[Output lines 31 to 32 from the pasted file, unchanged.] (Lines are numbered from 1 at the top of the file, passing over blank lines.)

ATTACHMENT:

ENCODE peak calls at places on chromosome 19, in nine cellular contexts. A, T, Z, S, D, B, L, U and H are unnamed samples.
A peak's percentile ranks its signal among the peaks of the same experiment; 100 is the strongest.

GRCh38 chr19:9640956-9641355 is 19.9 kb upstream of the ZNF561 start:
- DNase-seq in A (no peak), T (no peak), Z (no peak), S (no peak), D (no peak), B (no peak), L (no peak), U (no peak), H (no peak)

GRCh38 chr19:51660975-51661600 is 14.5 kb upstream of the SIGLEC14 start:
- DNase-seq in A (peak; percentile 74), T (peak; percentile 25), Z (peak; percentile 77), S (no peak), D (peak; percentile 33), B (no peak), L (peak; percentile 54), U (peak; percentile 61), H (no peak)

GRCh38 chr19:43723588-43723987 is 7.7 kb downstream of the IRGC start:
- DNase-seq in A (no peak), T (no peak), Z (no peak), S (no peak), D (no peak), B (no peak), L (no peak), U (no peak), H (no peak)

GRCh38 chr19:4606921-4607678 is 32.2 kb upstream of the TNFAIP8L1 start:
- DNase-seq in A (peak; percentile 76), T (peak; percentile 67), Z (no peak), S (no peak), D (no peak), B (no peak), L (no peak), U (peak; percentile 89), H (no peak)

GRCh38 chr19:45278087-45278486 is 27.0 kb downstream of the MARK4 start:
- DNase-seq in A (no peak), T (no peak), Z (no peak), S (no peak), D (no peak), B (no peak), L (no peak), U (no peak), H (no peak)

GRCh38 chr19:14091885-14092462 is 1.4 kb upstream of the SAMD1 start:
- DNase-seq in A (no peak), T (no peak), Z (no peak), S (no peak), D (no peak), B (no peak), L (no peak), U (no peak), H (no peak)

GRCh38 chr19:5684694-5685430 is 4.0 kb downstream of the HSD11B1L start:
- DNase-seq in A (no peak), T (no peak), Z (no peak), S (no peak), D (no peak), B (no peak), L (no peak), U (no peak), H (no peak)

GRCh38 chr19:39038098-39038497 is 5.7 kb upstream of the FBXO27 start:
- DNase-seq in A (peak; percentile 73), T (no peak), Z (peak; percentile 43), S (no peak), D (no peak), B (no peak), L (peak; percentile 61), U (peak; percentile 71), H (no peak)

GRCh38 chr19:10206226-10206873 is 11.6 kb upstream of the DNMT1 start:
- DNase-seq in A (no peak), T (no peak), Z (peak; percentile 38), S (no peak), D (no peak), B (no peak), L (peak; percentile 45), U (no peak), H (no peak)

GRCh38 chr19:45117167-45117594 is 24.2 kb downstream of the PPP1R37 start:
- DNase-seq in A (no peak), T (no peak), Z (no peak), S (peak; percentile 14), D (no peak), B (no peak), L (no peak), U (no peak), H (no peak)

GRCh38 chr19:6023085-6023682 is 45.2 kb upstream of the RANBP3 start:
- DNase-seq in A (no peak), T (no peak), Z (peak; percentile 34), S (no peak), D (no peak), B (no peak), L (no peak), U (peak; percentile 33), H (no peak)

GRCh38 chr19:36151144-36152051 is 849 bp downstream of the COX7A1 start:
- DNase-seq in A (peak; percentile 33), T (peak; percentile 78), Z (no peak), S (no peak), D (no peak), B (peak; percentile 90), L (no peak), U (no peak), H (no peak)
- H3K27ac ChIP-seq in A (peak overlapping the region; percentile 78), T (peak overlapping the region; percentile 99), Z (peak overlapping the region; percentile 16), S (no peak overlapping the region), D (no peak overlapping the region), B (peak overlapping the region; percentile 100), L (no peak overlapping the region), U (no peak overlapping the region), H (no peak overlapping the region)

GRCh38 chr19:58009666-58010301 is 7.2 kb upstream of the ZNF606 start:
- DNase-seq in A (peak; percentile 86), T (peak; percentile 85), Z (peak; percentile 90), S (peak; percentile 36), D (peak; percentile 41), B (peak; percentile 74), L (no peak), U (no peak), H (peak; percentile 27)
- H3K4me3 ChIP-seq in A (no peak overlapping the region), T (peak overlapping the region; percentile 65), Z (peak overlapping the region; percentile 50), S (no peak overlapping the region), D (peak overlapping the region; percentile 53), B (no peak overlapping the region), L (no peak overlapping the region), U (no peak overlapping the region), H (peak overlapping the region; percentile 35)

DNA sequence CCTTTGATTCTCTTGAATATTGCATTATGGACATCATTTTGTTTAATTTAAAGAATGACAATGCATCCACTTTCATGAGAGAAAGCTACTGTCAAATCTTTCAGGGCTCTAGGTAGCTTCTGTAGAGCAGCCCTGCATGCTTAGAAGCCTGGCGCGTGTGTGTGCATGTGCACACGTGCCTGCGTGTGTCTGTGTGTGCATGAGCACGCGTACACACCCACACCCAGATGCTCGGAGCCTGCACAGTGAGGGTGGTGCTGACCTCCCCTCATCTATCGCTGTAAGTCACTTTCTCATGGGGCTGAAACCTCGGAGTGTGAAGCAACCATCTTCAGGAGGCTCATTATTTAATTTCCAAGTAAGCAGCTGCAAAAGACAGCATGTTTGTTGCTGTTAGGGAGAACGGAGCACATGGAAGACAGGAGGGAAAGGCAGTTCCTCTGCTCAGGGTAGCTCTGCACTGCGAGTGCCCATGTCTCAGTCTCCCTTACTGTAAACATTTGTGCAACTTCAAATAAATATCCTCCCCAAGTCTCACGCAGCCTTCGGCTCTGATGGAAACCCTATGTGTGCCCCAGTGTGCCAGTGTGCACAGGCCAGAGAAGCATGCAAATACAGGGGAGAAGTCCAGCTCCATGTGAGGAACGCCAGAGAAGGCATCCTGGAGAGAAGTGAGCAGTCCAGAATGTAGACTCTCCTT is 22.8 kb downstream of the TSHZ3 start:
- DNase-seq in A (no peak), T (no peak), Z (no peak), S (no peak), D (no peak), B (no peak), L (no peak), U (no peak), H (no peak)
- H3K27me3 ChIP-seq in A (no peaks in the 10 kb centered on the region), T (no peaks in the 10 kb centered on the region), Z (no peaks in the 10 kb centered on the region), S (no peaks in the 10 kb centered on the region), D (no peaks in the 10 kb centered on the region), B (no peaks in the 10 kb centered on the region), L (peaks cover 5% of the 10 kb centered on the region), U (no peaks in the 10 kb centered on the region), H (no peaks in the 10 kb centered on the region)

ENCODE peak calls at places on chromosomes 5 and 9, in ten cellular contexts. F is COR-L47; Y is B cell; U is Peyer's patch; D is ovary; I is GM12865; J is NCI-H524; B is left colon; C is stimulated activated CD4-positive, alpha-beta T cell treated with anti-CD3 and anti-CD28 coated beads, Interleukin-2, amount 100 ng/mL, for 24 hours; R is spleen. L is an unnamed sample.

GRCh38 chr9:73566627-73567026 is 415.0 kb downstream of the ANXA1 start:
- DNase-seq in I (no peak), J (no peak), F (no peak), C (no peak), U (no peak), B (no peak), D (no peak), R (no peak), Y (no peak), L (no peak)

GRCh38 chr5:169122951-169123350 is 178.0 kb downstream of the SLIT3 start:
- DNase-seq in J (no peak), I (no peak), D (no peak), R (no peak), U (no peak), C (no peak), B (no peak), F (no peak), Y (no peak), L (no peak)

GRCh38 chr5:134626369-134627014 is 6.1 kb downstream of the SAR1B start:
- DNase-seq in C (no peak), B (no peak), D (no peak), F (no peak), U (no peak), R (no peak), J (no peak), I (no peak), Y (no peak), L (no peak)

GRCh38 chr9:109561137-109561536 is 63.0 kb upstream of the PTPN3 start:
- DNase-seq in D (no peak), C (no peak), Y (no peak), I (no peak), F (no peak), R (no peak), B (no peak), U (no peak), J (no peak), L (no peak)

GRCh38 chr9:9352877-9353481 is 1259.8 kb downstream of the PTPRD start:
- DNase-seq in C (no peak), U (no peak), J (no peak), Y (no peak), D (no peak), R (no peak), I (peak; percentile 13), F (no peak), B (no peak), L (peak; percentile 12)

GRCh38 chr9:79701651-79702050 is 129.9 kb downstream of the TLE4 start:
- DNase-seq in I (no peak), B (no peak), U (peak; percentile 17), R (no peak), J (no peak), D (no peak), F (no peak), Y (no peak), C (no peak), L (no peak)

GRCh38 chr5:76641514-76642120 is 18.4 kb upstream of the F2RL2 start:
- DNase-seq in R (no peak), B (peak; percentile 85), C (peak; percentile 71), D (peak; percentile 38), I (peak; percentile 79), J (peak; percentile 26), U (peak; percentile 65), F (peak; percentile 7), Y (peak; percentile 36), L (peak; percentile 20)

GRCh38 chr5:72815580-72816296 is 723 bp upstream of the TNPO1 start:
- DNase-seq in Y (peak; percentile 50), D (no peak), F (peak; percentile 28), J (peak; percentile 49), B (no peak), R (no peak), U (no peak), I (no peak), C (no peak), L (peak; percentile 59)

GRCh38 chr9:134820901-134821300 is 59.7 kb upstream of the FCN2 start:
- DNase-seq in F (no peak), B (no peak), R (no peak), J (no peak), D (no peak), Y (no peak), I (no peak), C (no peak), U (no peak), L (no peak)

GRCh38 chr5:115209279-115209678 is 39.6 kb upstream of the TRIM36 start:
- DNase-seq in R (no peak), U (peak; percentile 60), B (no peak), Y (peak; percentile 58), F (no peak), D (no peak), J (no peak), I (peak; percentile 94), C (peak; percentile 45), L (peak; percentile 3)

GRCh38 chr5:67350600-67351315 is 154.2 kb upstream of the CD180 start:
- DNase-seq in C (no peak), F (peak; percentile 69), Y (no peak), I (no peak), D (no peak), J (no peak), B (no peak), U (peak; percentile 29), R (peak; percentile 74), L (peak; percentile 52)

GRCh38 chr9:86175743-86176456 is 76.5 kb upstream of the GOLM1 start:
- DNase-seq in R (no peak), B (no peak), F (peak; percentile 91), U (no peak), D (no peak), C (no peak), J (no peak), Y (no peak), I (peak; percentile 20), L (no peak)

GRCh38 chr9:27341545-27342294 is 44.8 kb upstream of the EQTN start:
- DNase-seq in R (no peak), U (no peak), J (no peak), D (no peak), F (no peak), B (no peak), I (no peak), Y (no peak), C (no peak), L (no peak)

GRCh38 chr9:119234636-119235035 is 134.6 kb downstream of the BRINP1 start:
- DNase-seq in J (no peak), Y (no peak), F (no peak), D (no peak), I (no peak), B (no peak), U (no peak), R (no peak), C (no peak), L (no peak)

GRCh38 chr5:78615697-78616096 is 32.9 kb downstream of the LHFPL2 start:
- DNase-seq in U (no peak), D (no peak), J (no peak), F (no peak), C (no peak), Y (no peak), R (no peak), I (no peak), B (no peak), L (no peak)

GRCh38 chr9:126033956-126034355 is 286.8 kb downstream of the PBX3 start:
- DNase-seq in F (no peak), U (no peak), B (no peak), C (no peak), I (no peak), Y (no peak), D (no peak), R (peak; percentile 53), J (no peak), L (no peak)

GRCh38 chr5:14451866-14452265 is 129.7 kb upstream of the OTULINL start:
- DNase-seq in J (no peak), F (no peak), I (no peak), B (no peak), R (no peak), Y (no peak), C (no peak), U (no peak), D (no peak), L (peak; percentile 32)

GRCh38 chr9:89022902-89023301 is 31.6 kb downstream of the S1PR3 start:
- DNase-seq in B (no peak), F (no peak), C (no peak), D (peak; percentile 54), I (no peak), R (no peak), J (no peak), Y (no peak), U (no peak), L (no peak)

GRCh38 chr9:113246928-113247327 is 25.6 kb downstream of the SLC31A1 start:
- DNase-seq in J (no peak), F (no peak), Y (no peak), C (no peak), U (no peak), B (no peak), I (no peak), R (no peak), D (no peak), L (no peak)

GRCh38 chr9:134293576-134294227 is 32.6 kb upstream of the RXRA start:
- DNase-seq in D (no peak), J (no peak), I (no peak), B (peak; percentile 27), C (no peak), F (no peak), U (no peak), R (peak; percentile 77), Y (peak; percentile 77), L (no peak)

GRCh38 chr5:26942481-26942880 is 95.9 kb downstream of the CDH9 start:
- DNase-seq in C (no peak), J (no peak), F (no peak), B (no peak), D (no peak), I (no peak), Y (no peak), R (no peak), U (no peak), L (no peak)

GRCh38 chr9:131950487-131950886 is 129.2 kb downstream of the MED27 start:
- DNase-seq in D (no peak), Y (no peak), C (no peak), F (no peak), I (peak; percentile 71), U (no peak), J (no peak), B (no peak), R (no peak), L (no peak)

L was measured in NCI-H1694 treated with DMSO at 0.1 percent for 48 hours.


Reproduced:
DNA sequence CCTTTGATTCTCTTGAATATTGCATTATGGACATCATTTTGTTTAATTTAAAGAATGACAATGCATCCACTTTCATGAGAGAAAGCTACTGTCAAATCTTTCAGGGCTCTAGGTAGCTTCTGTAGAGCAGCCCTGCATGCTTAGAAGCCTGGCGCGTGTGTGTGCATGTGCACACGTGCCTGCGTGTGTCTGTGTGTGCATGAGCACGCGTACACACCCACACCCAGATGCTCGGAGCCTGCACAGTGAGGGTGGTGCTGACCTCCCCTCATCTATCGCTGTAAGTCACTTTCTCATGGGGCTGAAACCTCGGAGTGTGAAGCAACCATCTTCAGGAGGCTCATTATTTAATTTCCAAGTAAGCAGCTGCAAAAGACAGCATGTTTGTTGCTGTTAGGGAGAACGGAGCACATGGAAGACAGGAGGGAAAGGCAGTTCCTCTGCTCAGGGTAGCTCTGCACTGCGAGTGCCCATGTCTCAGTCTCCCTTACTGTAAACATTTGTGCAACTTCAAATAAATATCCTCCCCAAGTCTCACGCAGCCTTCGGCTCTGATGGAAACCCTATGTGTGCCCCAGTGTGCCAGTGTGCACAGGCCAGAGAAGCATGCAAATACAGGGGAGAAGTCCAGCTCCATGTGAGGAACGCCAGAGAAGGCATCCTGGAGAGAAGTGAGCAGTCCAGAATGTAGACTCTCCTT is 22.8 kb downstream of the TSHZ3 start:
- DNase-seq in A (no peak), T (no peak), Z (no peak), S (no peak), D (no peak), B (no peak), L (no peak), U (no peak), H (no peak)